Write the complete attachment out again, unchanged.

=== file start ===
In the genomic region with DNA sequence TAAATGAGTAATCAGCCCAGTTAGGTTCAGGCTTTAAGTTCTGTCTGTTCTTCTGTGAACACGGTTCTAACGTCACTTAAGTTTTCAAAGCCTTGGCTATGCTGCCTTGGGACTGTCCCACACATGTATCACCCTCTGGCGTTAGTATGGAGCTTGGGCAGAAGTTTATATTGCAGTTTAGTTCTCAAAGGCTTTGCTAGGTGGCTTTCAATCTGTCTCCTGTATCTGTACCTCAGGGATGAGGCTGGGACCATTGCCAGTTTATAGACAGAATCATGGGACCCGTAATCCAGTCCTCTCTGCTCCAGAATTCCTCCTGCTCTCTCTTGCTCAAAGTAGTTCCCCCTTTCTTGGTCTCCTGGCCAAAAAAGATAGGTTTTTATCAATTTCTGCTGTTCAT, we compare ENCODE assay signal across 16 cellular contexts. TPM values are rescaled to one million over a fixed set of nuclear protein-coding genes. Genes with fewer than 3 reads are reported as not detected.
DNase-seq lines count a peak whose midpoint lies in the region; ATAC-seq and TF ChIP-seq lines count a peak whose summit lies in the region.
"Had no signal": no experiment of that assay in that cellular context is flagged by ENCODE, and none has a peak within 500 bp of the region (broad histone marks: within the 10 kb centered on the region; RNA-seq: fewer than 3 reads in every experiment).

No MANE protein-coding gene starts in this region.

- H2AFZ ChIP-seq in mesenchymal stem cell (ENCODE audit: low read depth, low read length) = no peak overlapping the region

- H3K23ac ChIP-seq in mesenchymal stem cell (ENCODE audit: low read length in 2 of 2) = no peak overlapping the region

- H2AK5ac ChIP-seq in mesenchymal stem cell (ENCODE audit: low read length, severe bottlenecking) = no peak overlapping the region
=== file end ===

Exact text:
In the genomic region with DNA sequence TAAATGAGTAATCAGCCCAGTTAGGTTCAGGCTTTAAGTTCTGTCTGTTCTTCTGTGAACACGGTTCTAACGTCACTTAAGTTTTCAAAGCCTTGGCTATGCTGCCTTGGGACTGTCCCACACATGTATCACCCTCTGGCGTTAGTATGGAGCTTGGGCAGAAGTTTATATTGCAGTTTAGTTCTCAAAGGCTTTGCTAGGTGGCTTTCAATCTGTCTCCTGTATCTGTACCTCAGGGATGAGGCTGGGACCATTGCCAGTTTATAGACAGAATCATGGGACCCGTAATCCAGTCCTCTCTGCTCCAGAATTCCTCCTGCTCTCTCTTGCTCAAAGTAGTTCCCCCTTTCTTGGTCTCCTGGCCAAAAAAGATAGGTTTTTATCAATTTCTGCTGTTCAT, we compare ENCODE assay signal across 16 cellular contexts. TPM values are rescaled to one million over a fixed set of nuclear protein-coding genes. Genes with fewer than 3 reads are reported as not detected.
DNase-seq lines count a peak whose midpoint lies in the region; ATAC-seq and TF ChIP-seq lines count a peak whose summit lies in the region.
"Had no signal": no experiment of that assay in that cellular context is flagged by ENCODE, and none has a peak within 500 bp of the region (broad histone marks: within the 10 kb centered on the region; RNA-seq: fewer than 3 reads in every experiment).

No MANE protein-coding gene starts in this region.

- H2AFZ ChIP-seq in mesenchymal stem cell (ENCODE audit: low read depth, low read length) = no peak overlapping the region

- H3K23ac ChIP-seq in mesenchymal stem cell (ENCODE audit: low read length in 2 of 2) = no peak overlapping the region

- H2AK5ac ChIP-seq in mesenchymal stem cell (ENCODE audit: low read length, severe bottlenecking) = no peak overlapping the region